This website is generated using RMarkdown.

RMarkdown is great for creating quick professional looking reports, with embedded R function output with or without the code that created them.

You can schedule reports by scheduling the RMarkdown document like you would any R script.

Options include: PDFs, HTML, MS Word, Slides, books, websites (like this one).

By default, a new RMarkdown document will contain the text below (shown in light gray).

R Markdown

This is an R Markdown document. Markdown is a simple formatting syntax for authoring HTML, PDF, and MS Word documents. For more details on using R Markdown see

When you click the Knit button a document will be generated that includes both content as well as the output of any embedded R code chunks within the document. You can embed an R code chunk like this:

##      speed           dist       
##  Min.   : 4.0   Min.   :  2.00  
##  1st Qu.:12.0   1st Qu.: 26.00  
##  Median :15.0   Median : 36.00  
##  Mean   :15.4   Mean   : 42.98  
##  3rd Qu.:19.0   3rd Qu.: 56.00  
##  Max.   :25.0   Max.   :120.00

Including Plots

You can also embed plots. For example:

Note that the echo = FALSE parameter was added to the code chunk to prevent printing of the R code that generated the plot.


Shiny is a web application framework for R, produced by RStudio.

A Shiny app usually has two files, server.R and ui.R. These take care of the web server backend and the HTML frontend, respectivily.

To run a Shiny app you need to have a Shiny server running. RStudio comes with one pre-installed for running your apps locally, but for publishing you will need to install Shiny server or host via

Shiny apps use a functionality called reactivity that means that apps can be quick and responsive to changes to inputs. This is one of the best features of Excel, where changing one cell can have consequences throughout the Workbook.

Shiny apps can be tricky to get your head around due to the fact that they have a different work flow from normal R programs. It’s recommended to go through the tutorials online.

Combining RMarkdown and Shiny

A recent development is the ability to put Shiny elements into an RMarkdown document.

These documents, again, need a Shiny server to run, but take advatage of the easy formatting of RMarkdown to present the user interface - server and UI elements sit in the same document.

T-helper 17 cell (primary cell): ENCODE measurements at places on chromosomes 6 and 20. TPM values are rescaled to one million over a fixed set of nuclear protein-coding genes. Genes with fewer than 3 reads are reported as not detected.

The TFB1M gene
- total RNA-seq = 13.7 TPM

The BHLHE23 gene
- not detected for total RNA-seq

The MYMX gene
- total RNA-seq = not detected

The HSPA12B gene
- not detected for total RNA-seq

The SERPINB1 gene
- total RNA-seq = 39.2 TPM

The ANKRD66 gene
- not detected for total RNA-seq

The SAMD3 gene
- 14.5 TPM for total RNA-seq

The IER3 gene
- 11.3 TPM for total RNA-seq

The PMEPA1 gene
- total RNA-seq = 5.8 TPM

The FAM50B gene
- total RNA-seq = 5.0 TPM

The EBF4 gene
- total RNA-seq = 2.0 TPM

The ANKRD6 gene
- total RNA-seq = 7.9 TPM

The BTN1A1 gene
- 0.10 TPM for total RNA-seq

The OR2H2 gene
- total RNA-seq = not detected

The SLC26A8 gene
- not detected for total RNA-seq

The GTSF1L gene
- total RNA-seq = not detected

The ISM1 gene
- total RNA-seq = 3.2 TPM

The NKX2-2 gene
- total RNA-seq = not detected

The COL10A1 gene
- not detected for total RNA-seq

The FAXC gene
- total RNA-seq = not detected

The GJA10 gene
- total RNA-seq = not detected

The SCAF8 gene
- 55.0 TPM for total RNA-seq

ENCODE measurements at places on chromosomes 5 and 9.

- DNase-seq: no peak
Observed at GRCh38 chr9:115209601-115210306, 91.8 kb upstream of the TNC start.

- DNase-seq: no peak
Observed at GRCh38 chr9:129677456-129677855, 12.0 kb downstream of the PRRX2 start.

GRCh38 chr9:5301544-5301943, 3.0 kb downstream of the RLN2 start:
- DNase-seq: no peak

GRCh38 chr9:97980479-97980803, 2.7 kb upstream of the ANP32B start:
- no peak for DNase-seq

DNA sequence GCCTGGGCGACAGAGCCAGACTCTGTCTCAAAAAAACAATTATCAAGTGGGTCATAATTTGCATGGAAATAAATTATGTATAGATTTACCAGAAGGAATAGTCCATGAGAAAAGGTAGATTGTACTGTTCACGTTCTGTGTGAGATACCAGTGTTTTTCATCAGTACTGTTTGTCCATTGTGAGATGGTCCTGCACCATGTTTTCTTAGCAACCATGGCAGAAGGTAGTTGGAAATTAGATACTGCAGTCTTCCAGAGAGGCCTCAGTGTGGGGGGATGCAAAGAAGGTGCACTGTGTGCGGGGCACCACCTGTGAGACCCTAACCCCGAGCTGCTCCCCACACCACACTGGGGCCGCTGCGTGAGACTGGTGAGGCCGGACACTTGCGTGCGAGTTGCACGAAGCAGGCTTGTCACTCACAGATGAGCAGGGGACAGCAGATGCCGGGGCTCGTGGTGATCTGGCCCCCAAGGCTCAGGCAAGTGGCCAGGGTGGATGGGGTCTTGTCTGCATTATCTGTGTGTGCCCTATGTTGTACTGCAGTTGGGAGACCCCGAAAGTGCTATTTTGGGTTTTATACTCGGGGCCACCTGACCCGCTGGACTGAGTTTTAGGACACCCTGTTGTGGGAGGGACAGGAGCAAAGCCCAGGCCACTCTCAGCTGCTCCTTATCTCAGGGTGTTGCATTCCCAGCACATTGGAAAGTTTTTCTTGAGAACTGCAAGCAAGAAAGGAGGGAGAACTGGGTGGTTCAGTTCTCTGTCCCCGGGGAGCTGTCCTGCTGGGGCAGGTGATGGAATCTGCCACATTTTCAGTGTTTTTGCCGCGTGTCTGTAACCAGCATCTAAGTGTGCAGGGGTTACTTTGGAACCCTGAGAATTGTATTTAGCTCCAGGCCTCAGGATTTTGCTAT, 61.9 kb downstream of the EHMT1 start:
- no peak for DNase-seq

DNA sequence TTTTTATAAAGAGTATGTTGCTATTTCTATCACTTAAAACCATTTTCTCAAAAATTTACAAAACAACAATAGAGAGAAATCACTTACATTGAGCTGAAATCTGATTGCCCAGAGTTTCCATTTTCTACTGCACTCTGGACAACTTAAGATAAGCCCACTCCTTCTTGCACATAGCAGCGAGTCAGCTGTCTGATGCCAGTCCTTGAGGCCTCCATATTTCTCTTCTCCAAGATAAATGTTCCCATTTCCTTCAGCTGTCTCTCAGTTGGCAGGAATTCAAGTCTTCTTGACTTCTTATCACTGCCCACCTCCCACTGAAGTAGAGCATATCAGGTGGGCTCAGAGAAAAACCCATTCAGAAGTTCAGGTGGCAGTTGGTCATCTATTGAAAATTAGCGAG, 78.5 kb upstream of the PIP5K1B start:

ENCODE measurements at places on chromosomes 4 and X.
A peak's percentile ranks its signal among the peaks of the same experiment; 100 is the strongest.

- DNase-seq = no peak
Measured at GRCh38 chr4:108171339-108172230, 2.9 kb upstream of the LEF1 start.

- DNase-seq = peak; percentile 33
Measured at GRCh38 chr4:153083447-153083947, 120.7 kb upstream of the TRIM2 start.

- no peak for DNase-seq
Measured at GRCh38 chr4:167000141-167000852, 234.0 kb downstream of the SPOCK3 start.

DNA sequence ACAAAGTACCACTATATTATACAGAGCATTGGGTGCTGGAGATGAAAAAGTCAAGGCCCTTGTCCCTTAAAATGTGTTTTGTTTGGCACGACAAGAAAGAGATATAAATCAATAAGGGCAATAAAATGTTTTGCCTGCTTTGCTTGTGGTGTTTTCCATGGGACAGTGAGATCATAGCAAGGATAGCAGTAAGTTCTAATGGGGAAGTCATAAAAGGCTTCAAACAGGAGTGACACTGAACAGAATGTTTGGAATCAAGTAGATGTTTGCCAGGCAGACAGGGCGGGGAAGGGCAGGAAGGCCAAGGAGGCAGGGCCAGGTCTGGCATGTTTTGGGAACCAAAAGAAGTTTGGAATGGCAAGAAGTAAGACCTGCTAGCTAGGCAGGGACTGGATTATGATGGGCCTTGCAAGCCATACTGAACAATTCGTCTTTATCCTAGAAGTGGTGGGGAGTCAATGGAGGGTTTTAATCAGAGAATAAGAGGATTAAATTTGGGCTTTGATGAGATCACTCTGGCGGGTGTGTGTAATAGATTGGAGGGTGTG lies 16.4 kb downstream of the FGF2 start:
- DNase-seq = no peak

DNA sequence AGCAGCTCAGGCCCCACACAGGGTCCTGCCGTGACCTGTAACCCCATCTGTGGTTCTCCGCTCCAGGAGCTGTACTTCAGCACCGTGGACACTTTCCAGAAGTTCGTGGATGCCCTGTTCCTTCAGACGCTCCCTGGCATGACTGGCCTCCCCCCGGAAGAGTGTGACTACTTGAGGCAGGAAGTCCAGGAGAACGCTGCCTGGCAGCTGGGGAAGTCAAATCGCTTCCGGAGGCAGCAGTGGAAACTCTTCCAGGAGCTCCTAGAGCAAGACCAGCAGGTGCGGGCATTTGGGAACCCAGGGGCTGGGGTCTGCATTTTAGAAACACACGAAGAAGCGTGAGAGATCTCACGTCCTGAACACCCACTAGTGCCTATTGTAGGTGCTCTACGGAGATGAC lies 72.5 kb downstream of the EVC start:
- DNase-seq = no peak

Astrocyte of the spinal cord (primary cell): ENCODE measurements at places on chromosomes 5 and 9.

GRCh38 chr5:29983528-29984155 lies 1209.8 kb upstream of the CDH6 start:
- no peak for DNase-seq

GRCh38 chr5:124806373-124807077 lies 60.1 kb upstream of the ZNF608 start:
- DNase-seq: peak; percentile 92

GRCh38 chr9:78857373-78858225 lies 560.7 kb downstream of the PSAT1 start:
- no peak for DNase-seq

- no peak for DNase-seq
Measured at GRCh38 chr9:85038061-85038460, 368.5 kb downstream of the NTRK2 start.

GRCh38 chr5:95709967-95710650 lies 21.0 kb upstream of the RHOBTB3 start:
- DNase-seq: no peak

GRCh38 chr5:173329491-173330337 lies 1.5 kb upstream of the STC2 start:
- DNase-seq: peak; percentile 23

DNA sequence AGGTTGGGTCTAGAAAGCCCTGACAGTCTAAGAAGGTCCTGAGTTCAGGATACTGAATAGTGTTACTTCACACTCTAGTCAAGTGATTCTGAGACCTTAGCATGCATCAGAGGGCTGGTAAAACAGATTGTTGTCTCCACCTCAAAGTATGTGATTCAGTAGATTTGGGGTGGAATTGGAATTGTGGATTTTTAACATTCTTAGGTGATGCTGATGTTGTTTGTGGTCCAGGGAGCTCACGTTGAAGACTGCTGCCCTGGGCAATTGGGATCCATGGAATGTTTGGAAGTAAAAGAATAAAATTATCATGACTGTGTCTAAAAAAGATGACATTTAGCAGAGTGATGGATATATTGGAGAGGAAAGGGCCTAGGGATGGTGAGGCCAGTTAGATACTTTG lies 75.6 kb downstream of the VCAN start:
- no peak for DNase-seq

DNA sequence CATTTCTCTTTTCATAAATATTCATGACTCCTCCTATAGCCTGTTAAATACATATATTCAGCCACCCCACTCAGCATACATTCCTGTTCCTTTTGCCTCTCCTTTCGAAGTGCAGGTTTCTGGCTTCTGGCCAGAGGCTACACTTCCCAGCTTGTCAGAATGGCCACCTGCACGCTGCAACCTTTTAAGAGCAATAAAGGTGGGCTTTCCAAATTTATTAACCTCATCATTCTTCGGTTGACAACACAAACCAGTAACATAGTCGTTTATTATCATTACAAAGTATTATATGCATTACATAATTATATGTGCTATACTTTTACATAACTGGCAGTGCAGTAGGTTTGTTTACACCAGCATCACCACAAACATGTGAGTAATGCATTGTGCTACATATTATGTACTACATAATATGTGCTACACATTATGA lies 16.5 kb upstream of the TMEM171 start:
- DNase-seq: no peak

An example RMarkdown document with a Shiny element taking care of authentication can be found here.

Shiny or RMarkdown?

There are a few options for data presentation using R so an overview is first presented to help you decide which to choose.

Name Interactive Output Ease of use Cost Server needed?
Shiny Server-side and client-side HTML Advanced Free for Shiny Server, $9995 for Shiny Server Pro, $9+ a month Yes
RMarkdown client-side only HTML, PDF, Word, etc. Easy Free, can also publish to a Shiny server Only a normal HTML server if you want to host those (e.g. Github Pages lets you host for free)
Flexdashboard Server-side and client-side HTML Easy Free, can also publish to a Shiny server If using Shiny elements, yes

It generally comes down to the amount of interactivity you need in your app. For a full solution where data is updated and processed in real-time, Shiny is your best option. If you just need a nice format for presentation offline, then RMarkdown can produce some very nice looking formats.

Flexdashboard is a bit of both - it is essentially an RMarkdown document that allows Shiny elements to be placed within it.

All the above is further complicated by HTML Widgets - these render in JavaScript that can do a lot of interactivity by itself, so if you can find a JavaScript library that gives you say dropdowns, then you can use that in RMarkdown instead of using Shiny, without hosting a Shiny server.


Shiny is a R package by RStudio that lets you run reactive apps on a special Shiny server.

Shiny server

A Shiny server can be installed on a dedicated machine, or it comes bundled with RStudio for local testing. Before you deploy an app online you will need to have a Shiny server available to publish to. At the moment your options are:

Reactive apps

Shiny uses a special approach known as reactive in making its apps. This allows for very responsive applications. A typical Shiny app has two elements - a UI script that is in charge of rendering the HTML front end, and a server script that takes care of which R code is run when elements on the UI change.


RMarkdown takes a different approach - it renders a special flavour of Markdown into a standard format, which is then in turn rendered into the end product. The end product varies between HTML, PDF, Word etc.

Because the end product has no link with the code made to create it, you can’t call R functions from a final RMarkdown product. However, you can render using JavaScript that can interact with the data on the page in real-time (for HTML apps, it obviously wouldn’t work with a PDF!)

This documentation is written in RMarkdown, as an example.


Flexdashboard is a bit of both. You write pages in RMarkdown that can include Shiny elements. If you do incude Shiny elements, then when you publish, flexdashboard uses RMarkdown to create the HTML, and then runs a Shiny server to provide the elements.